“There is a time for everything, and a season for every activity under the heavens.” Ecclesiastes 3:1.
By Beth Pinyerd
Here we are at the end of January. But, before January slips away, I want to mention that this month is recognized as “International Creativity Month”. The early childhood classroom invites young children to celebrate creativity each day of this month. Many creative ideas can be adopted for young children within families.
During these winter months, in waking up your young children, why not awaken them with a positive greeting? This can be done with the days of the week like: good morning “Marvelous Mondays; Terrific Tuesdays; Wonderful Wednesdays; Tremendous Thursdays; and Fantastic Fridays.” Your young children will catch on to the positive morning greetings and start to make up greetings themselves. On the funny side from the teacher’s corner, after doing lesson plans, teaching or grading papers, we at times may be a little tired by Thursday. We teachers may encourage each other as Thursday being our “Friday Eve”.
In working with young children, I cease to be amazed that I can give children a construction paper shape and they can draw houses, people, cars, rockets etc. Every early childhood teacher can tell you they have quite an array of Kleenex flowers, masterpieces full of glue and different odds and ends made with love and many teacher portraits signed or scribbled “I love you”.
When we think of children expressing their creativity, it’s just not drawing, cutting and gluing. Creativity is a foundation block for a child in solving problems, expressing their thoughts, using critical thinking skills as well as “thinking out of the box” or divergent thinking.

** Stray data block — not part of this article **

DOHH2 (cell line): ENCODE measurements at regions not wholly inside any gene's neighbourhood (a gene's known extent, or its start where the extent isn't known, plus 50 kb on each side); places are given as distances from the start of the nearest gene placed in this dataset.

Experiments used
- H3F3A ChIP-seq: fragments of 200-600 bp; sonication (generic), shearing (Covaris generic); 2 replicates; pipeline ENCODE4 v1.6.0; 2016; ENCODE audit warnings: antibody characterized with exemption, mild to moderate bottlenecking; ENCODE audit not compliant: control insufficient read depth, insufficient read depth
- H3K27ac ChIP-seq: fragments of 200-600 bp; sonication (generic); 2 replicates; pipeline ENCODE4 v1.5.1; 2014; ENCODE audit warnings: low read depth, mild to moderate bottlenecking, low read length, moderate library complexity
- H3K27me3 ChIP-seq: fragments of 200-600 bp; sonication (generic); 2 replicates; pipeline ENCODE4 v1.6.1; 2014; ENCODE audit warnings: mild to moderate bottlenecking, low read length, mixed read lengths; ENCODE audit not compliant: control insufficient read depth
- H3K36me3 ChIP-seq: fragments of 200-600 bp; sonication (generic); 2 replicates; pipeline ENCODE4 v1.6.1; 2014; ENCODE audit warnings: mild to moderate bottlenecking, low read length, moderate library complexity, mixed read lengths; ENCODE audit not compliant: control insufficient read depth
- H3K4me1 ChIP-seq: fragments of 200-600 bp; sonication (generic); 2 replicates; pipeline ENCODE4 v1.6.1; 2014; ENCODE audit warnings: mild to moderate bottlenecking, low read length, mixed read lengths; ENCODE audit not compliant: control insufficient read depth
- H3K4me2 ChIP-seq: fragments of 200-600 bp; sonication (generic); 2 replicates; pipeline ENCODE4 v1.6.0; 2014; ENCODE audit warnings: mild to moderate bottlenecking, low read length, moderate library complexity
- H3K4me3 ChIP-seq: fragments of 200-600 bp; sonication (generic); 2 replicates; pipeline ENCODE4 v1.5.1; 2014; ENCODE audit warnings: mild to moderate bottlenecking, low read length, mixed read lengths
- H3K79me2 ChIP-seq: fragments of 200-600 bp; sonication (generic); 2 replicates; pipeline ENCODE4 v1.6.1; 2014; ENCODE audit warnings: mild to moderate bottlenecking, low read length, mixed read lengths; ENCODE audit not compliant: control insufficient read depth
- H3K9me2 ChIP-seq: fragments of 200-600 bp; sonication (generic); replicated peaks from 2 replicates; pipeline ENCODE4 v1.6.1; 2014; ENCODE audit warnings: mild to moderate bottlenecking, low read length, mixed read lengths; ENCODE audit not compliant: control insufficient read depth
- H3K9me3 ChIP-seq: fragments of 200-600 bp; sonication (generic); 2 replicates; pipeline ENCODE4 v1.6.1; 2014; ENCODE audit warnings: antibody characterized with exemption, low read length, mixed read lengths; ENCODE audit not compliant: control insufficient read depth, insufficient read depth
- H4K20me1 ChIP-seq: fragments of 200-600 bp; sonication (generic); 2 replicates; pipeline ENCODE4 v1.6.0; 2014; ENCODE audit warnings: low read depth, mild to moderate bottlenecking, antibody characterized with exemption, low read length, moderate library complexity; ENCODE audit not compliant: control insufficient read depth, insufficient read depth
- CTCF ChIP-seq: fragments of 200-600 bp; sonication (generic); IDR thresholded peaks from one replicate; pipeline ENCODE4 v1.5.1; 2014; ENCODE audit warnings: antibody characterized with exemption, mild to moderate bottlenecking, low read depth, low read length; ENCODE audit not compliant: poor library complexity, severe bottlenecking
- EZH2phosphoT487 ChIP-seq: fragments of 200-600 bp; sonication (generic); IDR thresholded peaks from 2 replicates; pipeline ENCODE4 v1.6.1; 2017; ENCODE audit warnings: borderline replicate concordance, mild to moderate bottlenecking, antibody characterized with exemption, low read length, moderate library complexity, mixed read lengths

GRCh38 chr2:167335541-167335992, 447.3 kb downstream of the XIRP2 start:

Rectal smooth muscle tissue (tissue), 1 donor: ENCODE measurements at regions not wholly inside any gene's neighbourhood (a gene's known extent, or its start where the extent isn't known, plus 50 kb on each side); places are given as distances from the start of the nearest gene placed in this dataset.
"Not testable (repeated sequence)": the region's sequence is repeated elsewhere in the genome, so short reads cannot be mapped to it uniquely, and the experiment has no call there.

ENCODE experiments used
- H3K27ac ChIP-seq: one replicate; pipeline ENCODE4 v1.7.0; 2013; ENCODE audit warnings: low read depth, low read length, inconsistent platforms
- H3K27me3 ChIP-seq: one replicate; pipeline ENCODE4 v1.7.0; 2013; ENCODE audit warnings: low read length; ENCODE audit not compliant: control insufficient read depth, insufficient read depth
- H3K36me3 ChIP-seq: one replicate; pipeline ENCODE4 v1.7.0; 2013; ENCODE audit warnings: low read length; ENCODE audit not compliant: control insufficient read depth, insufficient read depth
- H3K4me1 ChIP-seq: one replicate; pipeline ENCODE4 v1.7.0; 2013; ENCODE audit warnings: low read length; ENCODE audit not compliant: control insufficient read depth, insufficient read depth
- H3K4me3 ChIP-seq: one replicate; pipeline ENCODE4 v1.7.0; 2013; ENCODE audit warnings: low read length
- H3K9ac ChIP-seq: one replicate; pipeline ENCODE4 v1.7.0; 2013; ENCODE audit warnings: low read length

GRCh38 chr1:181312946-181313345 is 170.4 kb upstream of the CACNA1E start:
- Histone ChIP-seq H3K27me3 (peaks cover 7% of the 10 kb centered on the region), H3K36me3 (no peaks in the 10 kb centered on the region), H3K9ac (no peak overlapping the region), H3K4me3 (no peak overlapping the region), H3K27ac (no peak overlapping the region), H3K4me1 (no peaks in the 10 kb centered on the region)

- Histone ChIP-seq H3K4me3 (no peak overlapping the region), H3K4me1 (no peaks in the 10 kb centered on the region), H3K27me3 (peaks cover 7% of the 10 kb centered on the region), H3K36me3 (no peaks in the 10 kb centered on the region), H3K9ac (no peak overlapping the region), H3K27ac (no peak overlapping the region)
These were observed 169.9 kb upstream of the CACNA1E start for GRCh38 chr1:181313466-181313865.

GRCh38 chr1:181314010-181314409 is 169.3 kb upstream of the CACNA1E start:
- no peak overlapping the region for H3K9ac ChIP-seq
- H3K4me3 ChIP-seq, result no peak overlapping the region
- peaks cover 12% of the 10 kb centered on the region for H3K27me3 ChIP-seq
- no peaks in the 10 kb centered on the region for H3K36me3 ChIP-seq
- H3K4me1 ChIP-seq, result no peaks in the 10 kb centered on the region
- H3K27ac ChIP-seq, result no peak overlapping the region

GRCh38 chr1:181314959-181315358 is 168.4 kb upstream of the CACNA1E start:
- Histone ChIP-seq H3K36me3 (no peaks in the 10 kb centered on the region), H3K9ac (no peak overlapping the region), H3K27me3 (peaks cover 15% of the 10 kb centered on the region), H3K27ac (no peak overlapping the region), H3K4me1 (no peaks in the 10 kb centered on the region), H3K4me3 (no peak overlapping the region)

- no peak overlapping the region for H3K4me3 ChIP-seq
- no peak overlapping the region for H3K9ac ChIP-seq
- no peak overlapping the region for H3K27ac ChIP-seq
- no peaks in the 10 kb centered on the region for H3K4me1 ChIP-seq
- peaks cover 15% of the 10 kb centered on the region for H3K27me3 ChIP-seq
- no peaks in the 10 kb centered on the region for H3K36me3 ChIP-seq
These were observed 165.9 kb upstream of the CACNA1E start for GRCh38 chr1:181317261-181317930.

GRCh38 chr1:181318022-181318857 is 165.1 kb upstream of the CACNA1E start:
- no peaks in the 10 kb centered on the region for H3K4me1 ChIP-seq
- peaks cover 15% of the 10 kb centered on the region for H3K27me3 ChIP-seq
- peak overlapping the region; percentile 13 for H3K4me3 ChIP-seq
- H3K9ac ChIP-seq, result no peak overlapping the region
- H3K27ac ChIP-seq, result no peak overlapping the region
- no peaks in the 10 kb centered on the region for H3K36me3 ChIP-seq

The seed of creativity begins when a child is an infant. When rocking a baby, one can notice how their eyes are constantly looking around, exploring a person’s face or a room, grabbing a parent’s finger or object. When a child is a toddler, twos, threes, fours, they explore their environment by touching, handling and looking at things. Free play is a wonderful avenue for children to express their creative skills. Children are not taught to be creative, this is expressed naturally. Children are already creative. We as teachers and parents have to provide materials, resources, time and encourage young children to express their creative skills.
Creative freedom in childhood leads to creativity in adulthood. A person expresses creativity in areas they have interests and strengths in. A young child may lean toward music, language expression, art, math, etc. If these strengths are encouraged, nourished and nurtured in childhood, then this same creativity is enhanced as an adult.
Tips that I have learned over the years as a teacher and mom, as well as from other teachers are:
You cannot force creativity in a young child. When I give young children coloring sheets, if one asks me if they can turn their page over and draw and color their own picture, I do not stop them from doing this. Creativity is not coloring within the lines of prepared pictures. Coloring prepared pictures comes under “can my child follow directions?” When an adult tells a child what to do step-by-step in coloring, cutting or gluing, that is not letting a child be creative. This cramps creativity from a young child because they are dependent upon your directions and instructions.
Creativity is reinforced when a child is allowed to “link” or make connections from their bodies touching, seeing or feeling things.